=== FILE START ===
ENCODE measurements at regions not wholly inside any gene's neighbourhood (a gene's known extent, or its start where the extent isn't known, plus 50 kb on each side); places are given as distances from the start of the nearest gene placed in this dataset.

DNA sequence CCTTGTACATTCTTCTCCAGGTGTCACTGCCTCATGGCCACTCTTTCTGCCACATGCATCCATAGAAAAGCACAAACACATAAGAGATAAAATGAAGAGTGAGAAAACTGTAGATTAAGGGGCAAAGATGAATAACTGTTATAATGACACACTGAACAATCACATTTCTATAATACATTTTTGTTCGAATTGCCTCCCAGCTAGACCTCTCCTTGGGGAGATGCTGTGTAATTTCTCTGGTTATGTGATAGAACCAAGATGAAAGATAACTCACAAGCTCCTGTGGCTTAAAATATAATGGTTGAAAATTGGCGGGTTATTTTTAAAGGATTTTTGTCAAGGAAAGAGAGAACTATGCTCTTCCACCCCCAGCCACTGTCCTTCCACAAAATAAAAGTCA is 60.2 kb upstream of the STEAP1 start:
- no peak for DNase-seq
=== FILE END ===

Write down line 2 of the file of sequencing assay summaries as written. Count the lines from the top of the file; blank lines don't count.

DNA sequence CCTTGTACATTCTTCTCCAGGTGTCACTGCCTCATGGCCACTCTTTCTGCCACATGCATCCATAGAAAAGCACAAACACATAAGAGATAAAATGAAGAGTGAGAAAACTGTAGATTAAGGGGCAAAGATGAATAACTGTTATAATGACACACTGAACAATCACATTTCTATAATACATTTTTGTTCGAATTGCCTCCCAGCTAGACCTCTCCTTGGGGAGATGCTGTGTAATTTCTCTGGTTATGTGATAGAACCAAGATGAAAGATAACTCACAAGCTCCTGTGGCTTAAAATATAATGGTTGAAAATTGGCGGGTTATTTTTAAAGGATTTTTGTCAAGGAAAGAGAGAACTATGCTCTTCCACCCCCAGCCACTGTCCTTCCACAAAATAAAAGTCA is 60.2 kb upstream of the STEAP1 start: